My group in Nijmegen, together with colleagues from TNO, have been working on efficient implementations of anonymous credentials on smart cards. Last year we managed to implement a simple authentication protocol (using self-blindable credentials) that executes a full protocol run in roughly 1.6 seconds on the card. We will present these results at the CARDIS 2010 conference at Passau, Germany, in a few weeks. But we have made some interesting progress the last month, that allows us to run the protocol in 0.6 seconds on the card instead.

Self blindable credentials were invented by Eric Verheul¹ in 2001. They can be constructed using elliptic curve cryptography, and use a so-called pairing function e with the following property

e(aP,bQ) = e(P,Q)^{ab},

(where P and Q are points on the curve, and a and b are natural numbers). On elliptic curves, multiplication behaves a bit like exponentiation on groups of natural numbers. In particular, when P is known and aP given, a is hard to compute.

Let card i have a private k_i and corresponding public key K_i = k_i P. Let the certification authority have private key a and public key A=aQ. The signs the public key of the card using a. This yields a certificate C_i=aK_i.

The authentication protocol now runs as follows. First the card generates a random blinding factor b and sends b K_i, b C_i (ie the blinded public key and certificate) to the terminal. The terminal receives K,C and verifies whether the first is certified by the second using the following test: e(C,Q)=e(K,A). The terminal then generates a random nonce n and requests a signature from the card. The card signs this with his blinded private key using (r,s)=mbox{signECDSA}(n,b k_i). The terminal verifies whether mbox{verifyECDSA}(r,s,K) holds using the blinded public key K it received earlier.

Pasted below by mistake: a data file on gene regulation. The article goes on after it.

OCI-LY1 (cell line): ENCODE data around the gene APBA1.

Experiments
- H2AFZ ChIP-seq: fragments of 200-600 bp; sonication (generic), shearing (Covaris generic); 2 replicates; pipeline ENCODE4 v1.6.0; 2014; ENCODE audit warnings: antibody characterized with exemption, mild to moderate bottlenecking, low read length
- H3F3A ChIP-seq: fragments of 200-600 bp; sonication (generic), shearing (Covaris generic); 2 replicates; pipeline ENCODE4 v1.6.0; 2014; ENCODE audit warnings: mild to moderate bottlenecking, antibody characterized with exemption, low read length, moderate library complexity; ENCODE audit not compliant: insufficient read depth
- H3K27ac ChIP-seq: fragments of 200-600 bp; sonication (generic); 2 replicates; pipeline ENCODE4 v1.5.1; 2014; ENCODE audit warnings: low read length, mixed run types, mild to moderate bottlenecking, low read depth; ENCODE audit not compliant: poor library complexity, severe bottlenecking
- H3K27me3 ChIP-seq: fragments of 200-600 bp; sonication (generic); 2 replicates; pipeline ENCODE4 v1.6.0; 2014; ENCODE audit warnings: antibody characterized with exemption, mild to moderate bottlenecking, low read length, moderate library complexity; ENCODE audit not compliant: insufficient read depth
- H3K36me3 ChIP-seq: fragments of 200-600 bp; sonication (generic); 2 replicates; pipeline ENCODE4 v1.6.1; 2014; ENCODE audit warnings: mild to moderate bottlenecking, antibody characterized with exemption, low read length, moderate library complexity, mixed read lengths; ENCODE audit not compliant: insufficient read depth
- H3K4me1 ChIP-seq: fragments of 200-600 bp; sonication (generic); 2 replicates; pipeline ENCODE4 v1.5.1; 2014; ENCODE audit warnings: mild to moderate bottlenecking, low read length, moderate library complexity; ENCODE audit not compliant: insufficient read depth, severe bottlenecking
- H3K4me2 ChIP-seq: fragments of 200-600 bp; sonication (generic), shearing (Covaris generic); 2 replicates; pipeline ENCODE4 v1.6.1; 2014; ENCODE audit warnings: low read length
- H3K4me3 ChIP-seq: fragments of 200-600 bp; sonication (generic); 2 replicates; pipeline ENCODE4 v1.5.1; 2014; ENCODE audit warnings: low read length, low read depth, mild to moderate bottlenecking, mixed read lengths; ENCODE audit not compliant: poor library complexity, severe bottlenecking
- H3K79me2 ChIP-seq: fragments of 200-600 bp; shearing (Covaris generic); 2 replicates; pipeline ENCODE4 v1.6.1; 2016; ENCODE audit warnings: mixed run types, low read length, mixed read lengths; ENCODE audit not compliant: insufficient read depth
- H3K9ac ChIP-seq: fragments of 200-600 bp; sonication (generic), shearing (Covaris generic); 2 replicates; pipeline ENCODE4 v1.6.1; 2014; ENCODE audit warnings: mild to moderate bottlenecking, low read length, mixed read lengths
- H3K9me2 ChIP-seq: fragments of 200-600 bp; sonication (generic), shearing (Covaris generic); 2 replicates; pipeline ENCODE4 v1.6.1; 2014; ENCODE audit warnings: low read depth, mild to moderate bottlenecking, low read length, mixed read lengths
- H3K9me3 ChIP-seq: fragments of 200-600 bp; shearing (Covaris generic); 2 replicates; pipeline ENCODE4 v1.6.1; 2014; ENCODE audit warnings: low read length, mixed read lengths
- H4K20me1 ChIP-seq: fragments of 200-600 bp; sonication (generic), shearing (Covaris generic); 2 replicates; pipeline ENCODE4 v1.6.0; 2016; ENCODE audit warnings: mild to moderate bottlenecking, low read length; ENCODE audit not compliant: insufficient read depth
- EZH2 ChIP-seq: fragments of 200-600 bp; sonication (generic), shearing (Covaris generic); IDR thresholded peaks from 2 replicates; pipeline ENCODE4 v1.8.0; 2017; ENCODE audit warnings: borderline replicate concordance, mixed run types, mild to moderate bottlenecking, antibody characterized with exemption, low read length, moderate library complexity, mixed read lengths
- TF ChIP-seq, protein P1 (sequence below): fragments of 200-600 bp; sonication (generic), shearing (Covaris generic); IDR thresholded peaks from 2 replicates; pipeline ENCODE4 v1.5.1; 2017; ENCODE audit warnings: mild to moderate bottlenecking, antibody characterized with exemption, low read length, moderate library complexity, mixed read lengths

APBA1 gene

The results cited above apply to such curves using 128 bit keys (and 128 bit blinding factors). The main slowdown in our first implementation stemmed from the fact that we had to implement big integer multiplication in Java to compute b k_i. We use JavaCards with a crypto co-processor (of course), but the co-processor can only be accessed through an API with very limited functionality. It supports the most common EC and RSA cryptographic operations, but not plain multiplication unfortunately.

But by rewriting the protocol, and cleverly abusing the API functions that are available, we are able to improve the speed of our implementation by a factor 3. In fact the following protocol does the trick.

The terminal first generates a random nonce n and sends nP it to the card. The card receives this nonce as N. Then the card generates a random blinding factor b and sends b K_i, b C_i, b k_i N (ie the blinded public key and certificate and the response to the challenge) to the terminal. The terminal receives K,C, M and verifies whether the first is certified by the second using the following test: e(C,Q)=e(K,A). The terminal then verifies whether the challenge is correctly answered by testing M = n K.

The trick we use is to use genKeyPair() to generate a random blinding factor b. If we seed this function with the point n P it also returns (as the ‘public key’) the value bnP!

We are now working on implementing revocation of self-blindable credentials in an efficient manner. This is a bit tougher nut to crack than we initially thought….

¹ Verheul, E.: Self-blindable credential certificates from the Weil pairing. In: Boyd, C. (ed.) Advances in Cryptology – ASIACRYPT 2001. LNCS, vol. 2248, pp. 533-550. Springer (2001)